The software is based on the type of military and government security screening systems that try to identify terrorists by monitoring people in real-time, looking for so-called micro-expressions — minuscule twitches or mannerisms that can belie a person’s nefarious intentions. Such telltale signs are so small they can elude an experienced detective but not the unblinking eye of AI.

The intent of all this surveillance is to protect the public and make everyone feel safe. And I applaud any and all in the security services who do what they do so I can sleep soundly at night and live another day; but, what is the cost of all this security? I don’t mean cost in dollars. I am referring to the psychological penalties. I also point to loss of liberty. Let me give you something to think about. For one, constant surveillance makes people alter their behavior and not just their bad behavior.

This quote from CJFECanadian Journalists for Free Expression. Quote…

So, how does mass surveillance affect the way we act? A 2016 study showed that people alter their behavior when they are reminded that the government is watching their activities. To test the effects of surveillance, participants in the study were first shown a fictional news headline about the United States targeting the Islamic State in an airstrike. They were then asked how they felt about the event while being regularly reminded that their responses were being monitored. As a result, most people in the study began to suppress opinions about the fictional event that they felt to be controversial or that they believed may lead to the government to scrutinize them.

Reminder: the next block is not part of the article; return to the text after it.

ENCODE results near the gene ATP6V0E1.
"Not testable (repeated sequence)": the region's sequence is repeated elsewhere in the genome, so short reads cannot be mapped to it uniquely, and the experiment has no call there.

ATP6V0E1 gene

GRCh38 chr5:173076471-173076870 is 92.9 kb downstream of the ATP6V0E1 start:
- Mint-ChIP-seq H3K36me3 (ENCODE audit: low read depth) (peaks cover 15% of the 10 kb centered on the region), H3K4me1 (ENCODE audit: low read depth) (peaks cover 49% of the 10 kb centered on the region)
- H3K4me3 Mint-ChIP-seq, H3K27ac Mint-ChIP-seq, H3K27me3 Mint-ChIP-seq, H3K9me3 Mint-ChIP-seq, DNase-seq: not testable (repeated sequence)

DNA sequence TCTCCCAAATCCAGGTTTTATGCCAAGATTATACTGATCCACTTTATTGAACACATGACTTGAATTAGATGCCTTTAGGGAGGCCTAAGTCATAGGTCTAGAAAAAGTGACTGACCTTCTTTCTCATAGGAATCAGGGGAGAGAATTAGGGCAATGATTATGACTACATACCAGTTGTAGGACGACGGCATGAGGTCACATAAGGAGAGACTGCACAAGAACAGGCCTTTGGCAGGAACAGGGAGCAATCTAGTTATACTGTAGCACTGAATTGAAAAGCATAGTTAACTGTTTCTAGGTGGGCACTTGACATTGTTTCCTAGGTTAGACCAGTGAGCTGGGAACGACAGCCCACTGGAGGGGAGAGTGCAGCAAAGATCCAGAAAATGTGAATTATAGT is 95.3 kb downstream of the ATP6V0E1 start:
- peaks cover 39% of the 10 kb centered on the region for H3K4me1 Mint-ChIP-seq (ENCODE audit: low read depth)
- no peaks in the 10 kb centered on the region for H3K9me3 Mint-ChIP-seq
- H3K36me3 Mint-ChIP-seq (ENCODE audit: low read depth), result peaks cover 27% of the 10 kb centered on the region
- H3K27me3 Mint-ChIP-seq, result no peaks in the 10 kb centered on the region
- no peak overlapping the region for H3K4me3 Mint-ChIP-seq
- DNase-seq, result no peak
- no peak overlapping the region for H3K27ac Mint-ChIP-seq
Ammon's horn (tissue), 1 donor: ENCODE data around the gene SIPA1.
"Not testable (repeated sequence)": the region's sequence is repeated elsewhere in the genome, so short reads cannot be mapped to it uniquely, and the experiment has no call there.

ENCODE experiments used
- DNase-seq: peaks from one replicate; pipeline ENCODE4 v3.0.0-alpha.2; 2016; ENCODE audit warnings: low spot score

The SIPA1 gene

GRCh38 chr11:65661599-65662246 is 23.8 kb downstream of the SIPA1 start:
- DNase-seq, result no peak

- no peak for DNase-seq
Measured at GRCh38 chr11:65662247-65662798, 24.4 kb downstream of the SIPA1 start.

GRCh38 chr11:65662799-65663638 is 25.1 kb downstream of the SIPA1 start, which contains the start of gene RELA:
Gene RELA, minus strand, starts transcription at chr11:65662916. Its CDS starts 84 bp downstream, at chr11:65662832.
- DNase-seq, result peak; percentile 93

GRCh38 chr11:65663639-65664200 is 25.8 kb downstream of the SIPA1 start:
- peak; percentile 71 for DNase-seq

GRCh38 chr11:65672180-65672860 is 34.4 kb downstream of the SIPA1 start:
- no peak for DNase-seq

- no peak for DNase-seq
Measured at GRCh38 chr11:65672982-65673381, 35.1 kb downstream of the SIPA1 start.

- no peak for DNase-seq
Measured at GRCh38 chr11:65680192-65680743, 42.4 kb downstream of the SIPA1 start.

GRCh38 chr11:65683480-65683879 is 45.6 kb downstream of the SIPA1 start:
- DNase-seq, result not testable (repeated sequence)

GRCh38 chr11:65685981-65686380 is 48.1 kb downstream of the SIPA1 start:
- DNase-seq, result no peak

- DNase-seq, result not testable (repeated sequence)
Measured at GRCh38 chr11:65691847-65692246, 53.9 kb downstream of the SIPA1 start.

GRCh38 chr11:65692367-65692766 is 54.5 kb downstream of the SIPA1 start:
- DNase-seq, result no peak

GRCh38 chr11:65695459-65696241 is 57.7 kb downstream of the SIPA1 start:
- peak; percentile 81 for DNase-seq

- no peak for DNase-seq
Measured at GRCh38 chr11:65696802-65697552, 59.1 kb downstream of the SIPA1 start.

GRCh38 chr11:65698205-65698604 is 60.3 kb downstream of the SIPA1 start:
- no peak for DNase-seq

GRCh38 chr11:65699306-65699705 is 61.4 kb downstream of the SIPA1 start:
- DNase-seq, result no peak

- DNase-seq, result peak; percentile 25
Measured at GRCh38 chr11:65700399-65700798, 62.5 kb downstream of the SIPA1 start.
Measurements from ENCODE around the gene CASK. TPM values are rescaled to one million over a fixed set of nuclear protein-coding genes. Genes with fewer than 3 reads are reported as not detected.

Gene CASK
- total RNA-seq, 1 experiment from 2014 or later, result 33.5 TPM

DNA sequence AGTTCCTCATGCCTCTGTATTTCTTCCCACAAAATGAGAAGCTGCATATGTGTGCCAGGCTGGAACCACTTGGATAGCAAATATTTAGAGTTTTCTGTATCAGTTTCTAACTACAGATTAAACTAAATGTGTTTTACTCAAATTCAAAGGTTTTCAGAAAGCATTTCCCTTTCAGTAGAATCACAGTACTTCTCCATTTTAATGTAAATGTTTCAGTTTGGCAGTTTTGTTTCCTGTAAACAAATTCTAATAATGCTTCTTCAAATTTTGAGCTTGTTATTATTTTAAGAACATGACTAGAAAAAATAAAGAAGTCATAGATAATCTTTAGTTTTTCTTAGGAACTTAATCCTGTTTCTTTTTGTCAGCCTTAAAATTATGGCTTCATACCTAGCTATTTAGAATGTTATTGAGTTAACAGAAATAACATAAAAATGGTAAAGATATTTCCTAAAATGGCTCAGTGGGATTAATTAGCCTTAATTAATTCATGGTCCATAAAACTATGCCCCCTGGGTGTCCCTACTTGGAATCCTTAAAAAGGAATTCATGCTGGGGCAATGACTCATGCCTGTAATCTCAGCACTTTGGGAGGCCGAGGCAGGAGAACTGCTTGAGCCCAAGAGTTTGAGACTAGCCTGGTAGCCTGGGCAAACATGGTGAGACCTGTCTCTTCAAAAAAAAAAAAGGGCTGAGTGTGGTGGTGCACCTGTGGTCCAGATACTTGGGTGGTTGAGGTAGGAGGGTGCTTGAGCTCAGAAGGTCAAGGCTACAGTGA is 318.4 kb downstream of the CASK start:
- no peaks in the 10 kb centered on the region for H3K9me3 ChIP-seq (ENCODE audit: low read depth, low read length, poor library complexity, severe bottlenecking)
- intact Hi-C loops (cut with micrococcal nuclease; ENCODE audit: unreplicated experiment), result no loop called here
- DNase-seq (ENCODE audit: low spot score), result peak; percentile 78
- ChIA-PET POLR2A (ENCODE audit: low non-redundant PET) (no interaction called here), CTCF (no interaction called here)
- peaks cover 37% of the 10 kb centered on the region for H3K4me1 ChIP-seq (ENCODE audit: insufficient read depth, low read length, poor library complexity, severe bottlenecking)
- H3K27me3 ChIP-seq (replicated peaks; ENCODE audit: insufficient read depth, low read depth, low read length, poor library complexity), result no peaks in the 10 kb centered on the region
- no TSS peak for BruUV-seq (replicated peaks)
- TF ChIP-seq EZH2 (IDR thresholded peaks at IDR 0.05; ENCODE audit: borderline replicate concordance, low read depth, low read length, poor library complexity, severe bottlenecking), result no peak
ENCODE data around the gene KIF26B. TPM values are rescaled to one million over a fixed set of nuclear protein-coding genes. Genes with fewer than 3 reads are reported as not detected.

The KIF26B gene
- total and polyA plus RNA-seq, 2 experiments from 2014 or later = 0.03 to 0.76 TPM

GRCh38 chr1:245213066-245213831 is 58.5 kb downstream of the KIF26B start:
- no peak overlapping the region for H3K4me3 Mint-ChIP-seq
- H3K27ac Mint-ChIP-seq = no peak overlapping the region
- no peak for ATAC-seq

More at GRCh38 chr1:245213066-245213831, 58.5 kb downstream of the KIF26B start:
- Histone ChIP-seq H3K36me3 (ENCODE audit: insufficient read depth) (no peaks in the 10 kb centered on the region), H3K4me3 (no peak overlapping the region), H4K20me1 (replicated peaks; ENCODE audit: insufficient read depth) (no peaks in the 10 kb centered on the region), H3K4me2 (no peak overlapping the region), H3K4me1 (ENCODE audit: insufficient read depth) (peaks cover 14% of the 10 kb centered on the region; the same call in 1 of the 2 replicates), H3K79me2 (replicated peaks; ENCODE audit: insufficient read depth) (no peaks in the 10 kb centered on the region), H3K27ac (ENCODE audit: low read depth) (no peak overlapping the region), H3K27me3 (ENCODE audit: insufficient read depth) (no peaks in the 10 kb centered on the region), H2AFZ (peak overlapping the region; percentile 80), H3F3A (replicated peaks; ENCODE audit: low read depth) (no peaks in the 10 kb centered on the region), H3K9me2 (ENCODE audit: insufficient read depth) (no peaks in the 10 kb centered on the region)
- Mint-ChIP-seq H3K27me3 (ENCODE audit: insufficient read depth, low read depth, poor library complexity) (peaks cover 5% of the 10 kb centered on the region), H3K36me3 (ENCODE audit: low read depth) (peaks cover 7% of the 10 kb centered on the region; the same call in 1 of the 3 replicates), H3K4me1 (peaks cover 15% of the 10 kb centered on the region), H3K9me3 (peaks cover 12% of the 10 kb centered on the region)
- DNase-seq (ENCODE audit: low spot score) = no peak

Interestingly, the study also showed that participants who support the idea of mass surveillance were the most likely to suppress their own non-conformist opinions. | End Quote…

I very much like the idea of Predictive Policing. I especially like it when I hear of companies like PredPol which uses big data and machine learning to predict where crime will take place. One success the company highlights is a 22 percent drop in residential burglaries in Tacoma, Washington thanks in part to their technology.

And yet, I all too often hear a dissenting voice against such technologies because they are purported to be faulty and biased. Listen to this quote from The Register. Quote…